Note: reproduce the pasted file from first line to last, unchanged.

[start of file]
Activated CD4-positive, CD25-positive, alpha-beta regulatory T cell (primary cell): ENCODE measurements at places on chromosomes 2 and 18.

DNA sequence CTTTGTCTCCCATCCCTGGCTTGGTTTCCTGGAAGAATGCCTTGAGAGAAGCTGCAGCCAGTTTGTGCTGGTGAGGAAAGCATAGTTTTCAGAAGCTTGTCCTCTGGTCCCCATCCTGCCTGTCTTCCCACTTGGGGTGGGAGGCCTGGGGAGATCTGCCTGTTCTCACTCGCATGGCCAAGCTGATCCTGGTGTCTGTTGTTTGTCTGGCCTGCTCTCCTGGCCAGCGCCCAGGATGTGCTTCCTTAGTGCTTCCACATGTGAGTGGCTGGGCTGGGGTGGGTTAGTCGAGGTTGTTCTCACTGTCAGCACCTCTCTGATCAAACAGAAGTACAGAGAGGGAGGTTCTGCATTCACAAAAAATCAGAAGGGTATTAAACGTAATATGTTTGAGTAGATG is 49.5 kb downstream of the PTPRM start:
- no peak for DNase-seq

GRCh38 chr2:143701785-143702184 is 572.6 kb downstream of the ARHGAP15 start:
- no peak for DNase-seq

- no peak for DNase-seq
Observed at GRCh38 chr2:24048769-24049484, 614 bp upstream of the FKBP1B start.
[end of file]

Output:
Activated CD4-positive, CD25-positive, alpha-beta regulatory T cell (primary cell): ENCODE measurements at places on chromosomes 2 and 18.

DNA sequence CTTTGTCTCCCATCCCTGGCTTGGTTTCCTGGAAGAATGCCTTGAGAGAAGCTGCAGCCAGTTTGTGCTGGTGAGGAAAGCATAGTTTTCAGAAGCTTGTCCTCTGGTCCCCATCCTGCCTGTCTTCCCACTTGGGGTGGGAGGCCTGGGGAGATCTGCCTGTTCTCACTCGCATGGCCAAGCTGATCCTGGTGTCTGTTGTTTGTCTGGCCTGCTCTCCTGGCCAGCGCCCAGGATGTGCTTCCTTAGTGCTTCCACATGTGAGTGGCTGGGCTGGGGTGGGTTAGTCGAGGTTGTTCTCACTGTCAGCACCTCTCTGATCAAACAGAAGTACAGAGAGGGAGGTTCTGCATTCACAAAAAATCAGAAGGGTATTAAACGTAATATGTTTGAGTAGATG is 49.5 kb downstream of the PTPRM start:
- no peak for DNase-seq

GRCh38 chr2:143701785-143702184 is 572.6 kb downstream of the ARHGAP15 start:
- no peak for DNase-seq

- no peak for DNase-seq
Observed at GRCh38 chr2:24048769-24049484, 614 bp upstream of the FKBP1B start.